George Smith was one of New Zealand’s great sporting all rounder’s performing at a high level in rugby, rugby league, athletics and horse racing.
Born on the 20th September 1874 in Auckland. George went to the Wellesley Street School until he left school. He started working as a stable boy. He went from working as a stable boy to being a jockey.
The highlight of his racing career as a jockey was riding the winning horse Impulse in the 1894 New Zealand Cup at Riccarton at the age of 18. George’s weight at this time was 49kg.
After finishing being a jockey George turned his abilities in 1895 to rugby in Auckland playing for the City Rugby Club. In 1897 George was selected in the All Blacks team to tour Australia. George played in 10 matches on this tour scoring 11 tries.
George had grown some since his days as a jockey; he now weighted in at 76kg and 1.70m tall. His position was on the wing.
It wasn’t until 1901 that George played for the All Blacks again; however he hadn’t been lazy he had as being doing athletics during this time. Between 1898 and 1904 he was very successful in the sprints and hurdles.
George had won in the following New Zealand athletics championships 100 yards sprint 5 times, 120 yard hurdles 4 times and 440 yards hurdles 5 times. He was also successful in Australia winning the Australian Championship in the 440 yards hurdles 3 times and the 120 yards hurdles 2 times.
In 1902 George won the British Amateur Athletic Association’s 120 yard hurdles, it was during this time that George first come across the Northern Union game later to be known as Rugby League. He was approached by the Yorkshire club Manningham who offered George a sign on fee of 100 pounds and a weekly payment of 3 pounds George turned down this offer.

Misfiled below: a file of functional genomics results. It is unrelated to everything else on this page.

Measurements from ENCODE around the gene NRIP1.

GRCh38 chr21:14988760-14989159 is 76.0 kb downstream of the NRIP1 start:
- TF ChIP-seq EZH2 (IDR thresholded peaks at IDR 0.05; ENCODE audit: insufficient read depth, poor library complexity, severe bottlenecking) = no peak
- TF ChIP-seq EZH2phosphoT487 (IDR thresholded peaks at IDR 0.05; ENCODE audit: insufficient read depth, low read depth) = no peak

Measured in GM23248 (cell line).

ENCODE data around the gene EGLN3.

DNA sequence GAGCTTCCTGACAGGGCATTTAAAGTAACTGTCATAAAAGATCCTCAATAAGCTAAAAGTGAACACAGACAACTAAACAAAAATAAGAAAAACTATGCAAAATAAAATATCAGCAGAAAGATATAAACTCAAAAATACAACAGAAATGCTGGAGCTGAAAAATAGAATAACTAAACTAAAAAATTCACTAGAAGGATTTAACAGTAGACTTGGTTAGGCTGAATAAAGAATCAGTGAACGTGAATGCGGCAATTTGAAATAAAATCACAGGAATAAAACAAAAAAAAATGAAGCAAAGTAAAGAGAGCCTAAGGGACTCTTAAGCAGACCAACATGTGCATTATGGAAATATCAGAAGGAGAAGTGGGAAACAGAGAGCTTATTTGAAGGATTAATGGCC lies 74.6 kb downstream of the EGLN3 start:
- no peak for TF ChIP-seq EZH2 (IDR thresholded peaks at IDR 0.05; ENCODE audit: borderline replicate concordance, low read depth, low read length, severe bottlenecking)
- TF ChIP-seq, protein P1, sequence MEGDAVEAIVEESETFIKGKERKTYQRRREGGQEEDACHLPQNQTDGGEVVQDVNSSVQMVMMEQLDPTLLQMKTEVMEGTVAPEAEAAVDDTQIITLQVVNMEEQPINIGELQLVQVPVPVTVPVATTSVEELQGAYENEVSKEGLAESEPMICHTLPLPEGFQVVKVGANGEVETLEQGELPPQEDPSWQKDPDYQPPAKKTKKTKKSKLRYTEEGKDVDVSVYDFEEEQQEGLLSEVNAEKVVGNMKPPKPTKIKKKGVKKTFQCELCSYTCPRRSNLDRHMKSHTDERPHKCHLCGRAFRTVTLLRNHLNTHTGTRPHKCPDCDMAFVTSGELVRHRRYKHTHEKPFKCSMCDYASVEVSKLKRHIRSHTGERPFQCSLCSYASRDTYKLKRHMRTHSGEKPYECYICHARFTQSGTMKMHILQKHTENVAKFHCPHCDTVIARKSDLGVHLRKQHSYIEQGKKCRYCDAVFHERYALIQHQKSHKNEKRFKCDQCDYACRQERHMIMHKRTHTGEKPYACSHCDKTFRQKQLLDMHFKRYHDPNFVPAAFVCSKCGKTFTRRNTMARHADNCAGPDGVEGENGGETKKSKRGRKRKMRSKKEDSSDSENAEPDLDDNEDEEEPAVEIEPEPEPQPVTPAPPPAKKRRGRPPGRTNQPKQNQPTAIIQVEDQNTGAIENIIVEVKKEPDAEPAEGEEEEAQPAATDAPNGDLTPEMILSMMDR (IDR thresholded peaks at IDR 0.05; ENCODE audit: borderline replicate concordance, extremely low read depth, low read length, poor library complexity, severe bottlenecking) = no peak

In 1904 George set an unofficial world record time in the 440 yards hurdles with a time of 58.5s, the time was never ratified. George’s success at athletics resulted in him having the nickname “The Greyhound”.
Then in 1905 George returned to rugby and was selected on the 1905 Originals tour of Britain. In the early part of the tour George was one of the star performers, playing in 19 matches and scored 19 tires. George played his only tests for the All Blacks against Scotland and Ireland. He only played one more game after getting injured on this tour.
It was on the 1905 Originals tour that George had a good look at Northern Union and liked what he saw. During his rugby career George played 39 times for the All Blacks and scored 34 tries, played 21 times on the wing and 18 times at centre.
In 1906 George’s rugby club the City Club was on tour in Australia, it was during this time that George held talks with James Giltinan and Victor Trumper which lead to the formation of the New South Wales Rugby League.
Albert Baskerville with the assistance of George started the planning for the All Gold’s Northern Union tour of Britain. The All Gold’s toured Australia on the way to Britain in 1907, they played 3 games against Australia side. These games were played under rugby rules because they hadn’t yet seen a rule book for the Northern Union game. George was the vice captain of the tour and played in 4 tests. The All Gold’s won the 3 match series against the Northern Union team (Great Britain).
During this tour George signed with the Oldham club for a sign on fee of 150 pounds. George played for Oldham until 1916 when he broke his leg; George was 42 years old at the time. During his time at Oldham George played in 1 Challenge Cup final in 1912 and 3 Championship finals from 1909 to 1911, in total George played 173 games for Oldham scored 310 points (100 tries and 5 goals).
He married Edith Kemble in 1908 and they had 2 daughters and a son. The family were going to return to New Zealand in 1920″ but they never left after the death of George’s wife Edith. The son was also named George and he two played both Rugby and League. However the Son died in a Japanese prison camp in 1943.
Because George had been in Britain so long he developed a Lancashire accent, but still considered himself to be a New Zealand and always meet touring Kiwis and All black touring teams.
On 7th December 1954 George died in Oldham at the age of 80.
- Coffey and Wood The Kiwis: 100 Years of International Rugby League ISBN 1869710908.
- John Haynes From All Blacks to All Golds: Rugby League’s Pioneers, Christchurch Ryan and Haynes 1996. ISBN 0473038641.
- Malcolm Andrews The A-Z of Rugby League, Auckland Hodder Moa Beckett 1995 ISBN 0340599561.